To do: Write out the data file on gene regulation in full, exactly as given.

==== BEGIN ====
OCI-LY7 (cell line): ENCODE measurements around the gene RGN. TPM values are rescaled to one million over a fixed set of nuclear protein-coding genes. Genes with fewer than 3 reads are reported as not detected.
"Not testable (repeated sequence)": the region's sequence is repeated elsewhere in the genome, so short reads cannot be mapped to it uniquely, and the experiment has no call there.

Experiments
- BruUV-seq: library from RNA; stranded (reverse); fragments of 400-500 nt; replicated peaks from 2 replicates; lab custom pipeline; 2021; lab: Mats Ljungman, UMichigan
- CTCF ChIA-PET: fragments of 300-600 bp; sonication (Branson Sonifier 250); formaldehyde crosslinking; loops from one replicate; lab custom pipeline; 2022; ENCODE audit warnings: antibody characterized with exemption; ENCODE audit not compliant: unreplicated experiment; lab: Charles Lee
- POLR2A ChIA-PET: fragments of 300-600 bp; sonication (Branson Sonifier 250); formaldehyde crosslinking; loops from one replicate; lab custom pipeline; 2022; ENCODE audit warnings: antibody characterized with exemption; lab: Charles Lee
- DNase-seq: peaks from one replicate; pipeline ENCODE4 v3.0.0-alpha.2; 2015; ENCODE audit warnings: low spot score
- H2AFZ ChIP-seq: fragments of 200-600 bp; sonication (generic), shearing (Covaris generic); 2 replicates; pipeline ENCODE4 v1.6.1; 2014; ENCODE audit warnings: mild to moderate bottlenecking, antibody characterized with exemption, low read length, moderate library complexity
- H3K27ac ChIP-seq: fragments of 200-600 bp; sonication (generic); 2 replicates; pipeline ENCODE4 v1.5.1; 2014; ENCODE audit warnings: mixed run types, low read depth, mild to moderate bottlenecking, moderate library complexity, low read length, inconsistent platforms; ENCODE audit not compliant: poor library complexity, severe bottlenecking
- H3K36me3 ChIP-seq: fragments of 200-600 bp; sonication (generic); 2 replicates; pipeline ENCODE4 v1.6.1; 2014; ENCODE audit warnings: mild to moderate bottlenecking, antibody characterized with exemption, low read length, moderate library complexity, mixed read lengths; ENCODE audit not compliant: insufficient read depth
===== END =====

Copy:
OCI-LY7 (cell line): ENCODE measurements around the gene RGN. TPM values are rescaled to one million over a fixed set of nuclear protein-coding genes. Genes with fewer than 3 reads are reported as not detected.
"Not testable (repeated sequence)": the region's sequence is repeated elsewhere in the genome, so short reads cannot be mapped to it uniquely, and the experiment has no call there.

Experiments
- BruUV-seq: library from RNA; stranded (reverse); fragments of 400-500 nt; replicated peaks from 2 replicates; lab custom pipeline; 2021; lab: Mats Ljungman, UMichigan
- CTCF ChIA-PET: fragments of 300-600 bp; sonication (Branson Sonifier 250); formaldehyde crosslinking; loops from one replicate; lab custom pipeline; 2022; ENCODE audit warnings: antibody characterized with exemption; ENCODE audit not compliant: unreplicated experiment; lab: Charles Lee
- POLR2A ChIA-PET: fragments of 300-600 bp; sonication (Branson Sonifier 250); formaldehyde crosslinking; loops from one replicate; lab custom pipeline; 2022; ENCODE audit warnings: antibody characterized with exemption; lab: Charles Lee
- DNase-seq: peaks from one replicate; pipeline ENCODE4 v3.0.0-alpha.2; 2015; ENCODE audit warnings: low spot score
- H2AFZ ChIP-seq: fragments of 200-600 bp; sonication (generic), shearing (Covaris generic); 2 replicates; pipeline ENCODE4 v1.6.1; 2014; ENCODE audit warnings: mild to moderate bottlenecking, antibody characterized with exemption, low read length, moderate library complexity
- H3K27ac ChIP-seq: fragments of 200-600 bp; sonication (generic); 2 replicates; pipeline ENCODE4 v1.5.1; 2014; ENCODE audit warnings: mixed run types, low read depth, mild to moderate bottlenecking, moderate library complexity, low read length, inconsistent platforms; ENCODE audit not compliant: poor library complexity, severe bottlenecking
- H3K36me3 ChIP-seq: fragments of 200-600 bp; sonication (generic); 2 replicates; pipeline ENCODE4 v1.6.1; 2014; ENCODE audit warnings: mild to moderate bottlenecking, antibody characterized with exemption, low read length, moderate library complexity, mixed read lengths; ENCODE audit not compliant: insufficient read depth